How to Prevent the Flu From Becoming Pneumonia

It’s that time of year when the flu makes its most unwelcome rounds through our population and, for a certain segment, pneumonia becomes more of a threat.

If you want to safeguard your health this year by taking steps to prevent the flu and pneumonia, there are a few points Dr. Michael Bazel and our team at Michael Bazel, M.D., would like you to consider.

Here’s a look at who should be concerned about the flu turning into pneumonia and the steps you should take to protect yourself.

The road to pneumonia

Each year in the United States, one million people seek hospital care for pneumonia and 50,000 people die of the infection. To give you an idea about just how common pneumonia is, it’s the top reason for hospitalization in the US outside of childbirth.

One of the leading causes of pneumonia, which is an infection in your lungs, is complications from respiratory infections, such as the common cold and flu. When an infection develops in your upper respiratory tract, it can leave your lower respiratory system more vulnerable to infection.

Certain segments of the population are more at risk for developing pneumonia, including:

  • Children under the age of two
  • Older populations
  • Smokers
  • People with lung issues, such as chronic obstructive pulmonary disease or asthma
  • People who are hospitalized
  • People with diabetes

The flu or a cold are two roads to pneumonia, but the infection can also be caused by fungi or bacteria.

Prevention through vaccination

The best way to prevent the flu from becoming pneumonia is to vaccinate yourself against the first. For decades, we’ve been able to fight off the flu with vaccinations that provide 40%-60% protection when the vaccine matches the circulating virus.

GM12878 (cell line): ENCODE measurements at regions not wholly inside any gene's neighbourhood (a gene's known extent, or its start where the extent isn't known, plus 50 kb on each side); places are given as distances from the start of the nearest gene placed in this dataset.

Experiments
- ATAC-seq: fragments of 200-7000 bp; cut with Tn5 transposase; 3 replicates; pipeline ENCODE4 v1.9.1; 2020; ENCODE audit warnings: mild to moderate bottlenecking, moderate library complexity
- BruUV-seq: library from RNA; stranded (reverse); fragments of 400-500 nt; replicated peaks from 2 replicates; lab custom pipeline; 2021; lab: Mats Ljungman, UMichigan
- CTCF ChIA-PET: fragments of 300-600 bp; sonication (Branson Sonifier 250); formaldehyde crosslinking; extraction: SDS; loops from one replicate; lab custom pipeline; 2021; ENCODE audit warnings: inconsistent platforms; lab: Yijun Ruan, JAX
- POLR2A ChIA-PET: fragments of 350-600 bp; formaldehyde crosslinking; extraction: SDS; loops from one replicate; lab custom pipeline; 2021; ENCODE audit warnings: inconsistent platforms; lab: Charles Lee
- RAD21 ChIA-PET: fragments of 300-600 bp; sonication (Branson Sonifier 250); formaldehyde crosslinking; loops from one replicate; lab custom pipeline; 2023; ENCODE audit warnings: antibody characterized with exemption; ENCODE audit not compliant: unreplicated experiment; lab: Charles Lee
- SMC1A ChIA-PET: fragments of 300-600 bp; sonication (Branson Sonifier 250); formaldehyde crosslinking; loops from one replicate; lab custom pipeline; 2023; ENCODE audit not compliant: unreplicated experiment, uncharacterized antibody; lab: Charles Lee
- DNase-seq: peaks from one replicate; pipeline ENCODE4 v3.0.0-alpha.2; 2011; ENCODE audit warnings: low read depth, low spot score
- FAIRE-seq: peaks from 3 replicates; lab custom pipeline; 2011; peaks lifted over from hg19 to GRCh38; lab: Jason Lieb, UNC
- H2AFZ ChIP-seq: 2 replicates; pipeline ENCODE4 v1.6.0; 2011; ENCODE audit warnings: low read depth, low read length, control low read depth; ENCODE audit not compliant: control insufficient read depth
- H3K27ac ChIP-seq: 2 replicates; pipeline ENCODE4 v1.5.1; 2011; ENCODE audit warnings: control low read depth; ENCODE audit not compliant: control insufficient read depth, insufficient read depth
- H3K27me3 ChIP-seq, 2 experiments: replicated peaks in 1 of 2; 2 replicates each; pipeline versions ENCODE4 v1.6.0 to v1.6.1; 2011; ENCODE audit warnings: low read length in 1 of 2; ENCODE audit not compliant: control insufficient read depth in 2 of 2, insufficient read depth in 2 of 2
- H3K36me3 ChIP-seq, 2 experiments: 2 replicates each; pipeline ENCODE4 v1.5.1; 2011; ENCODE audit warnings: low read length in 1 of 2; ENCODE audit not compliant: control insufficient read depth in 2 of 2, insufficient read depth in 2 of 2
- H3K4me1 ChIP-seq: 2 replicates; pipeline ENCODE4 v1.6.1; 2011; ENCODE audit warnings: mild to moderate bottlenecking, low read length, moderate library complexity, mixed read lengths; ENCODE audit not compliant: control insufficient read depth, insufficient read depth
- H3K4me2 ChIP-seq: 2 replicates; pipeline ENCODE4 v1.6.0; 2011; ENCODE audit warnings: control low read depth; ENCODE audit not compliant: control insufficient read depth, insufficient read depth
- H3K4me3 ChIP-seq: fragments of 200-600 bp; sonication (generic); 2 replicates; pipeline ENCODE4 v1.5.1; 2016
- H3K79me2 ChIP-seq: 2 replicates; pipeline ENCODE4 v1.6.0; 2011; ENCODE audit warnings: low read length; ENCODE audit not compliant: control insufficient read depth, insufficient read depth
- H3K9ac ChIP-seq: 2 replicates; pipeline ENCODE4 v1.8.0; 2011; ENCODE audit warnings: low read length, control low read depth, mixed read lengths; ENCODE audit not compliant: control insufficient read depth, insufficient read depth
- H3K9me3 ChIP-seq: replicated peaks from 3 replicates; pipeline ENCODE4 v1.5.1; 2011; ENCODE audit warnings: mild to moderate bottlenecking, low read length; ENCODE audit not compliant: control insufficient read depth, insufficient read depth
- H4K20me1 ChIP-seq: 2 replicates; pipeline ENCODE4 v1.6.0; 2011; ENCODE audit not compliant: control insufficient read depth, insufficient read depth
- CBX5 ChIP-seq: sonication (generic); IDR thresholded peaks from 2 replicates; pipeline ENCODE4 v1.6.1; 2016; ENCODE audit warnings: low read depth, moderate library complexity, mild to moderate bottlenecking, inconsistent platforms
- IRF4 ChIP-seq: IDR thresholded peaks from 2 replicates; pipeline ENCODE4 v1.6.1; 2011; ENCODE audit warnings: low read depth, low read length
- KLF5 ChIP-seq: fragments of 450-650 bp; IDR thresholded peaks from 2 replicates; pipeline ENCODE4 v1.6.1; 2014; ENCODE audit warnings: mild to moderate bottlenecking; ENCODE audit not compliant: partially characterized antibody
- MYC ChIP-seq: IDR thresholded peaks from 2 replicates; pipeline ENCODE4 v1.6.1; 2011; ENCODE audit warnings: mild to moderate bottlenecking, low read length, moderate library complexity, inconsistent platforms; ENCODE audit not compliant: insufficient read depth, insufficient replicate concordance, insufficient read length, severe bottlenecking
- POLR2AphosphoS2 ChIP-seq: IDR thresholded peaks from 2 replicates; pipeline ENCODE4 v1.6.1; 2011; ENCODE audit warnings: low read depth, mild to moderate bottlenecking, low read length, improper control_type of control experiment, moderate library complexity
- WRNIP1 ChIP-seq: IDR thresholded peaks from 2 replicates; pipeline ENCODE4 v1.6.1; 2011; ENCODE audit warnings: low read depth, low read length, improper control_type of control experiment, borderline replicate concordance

Flu vaccines are safe for most people over the age of six months and up to the most elderly. In fact, we offer special flu vaccines for people 65 years of age and older.

We also recommend vaccinating against pneumonia for some of our patients, namely children under the age of two and adults over the age of 65. There are many exceptions to these rules of thumb, such as people with certain pre-existing conditions, but we’re happy to help you figure out whether you should receive the pneumonia vaccine.

Vaccination against these infections is best in September and October, but it’s not too late to protect yourself.

Preventing pneumonia when you have the flu

If you develop the flu and you’re worried about pneumonia, it’s important to come see us so we can provide you with care that works toward preventing complications. We monitor your health while you navigate your cold or flu to catch any potential problems when it comes to your lungs.

If you want to learn more about preventing the flu and pneumonia, call one of our conveniently located offices in the greater Los Angeles area in Panorama City, Bell, and Valley Village, California. For less immediate issues, you can also request an appointment online.

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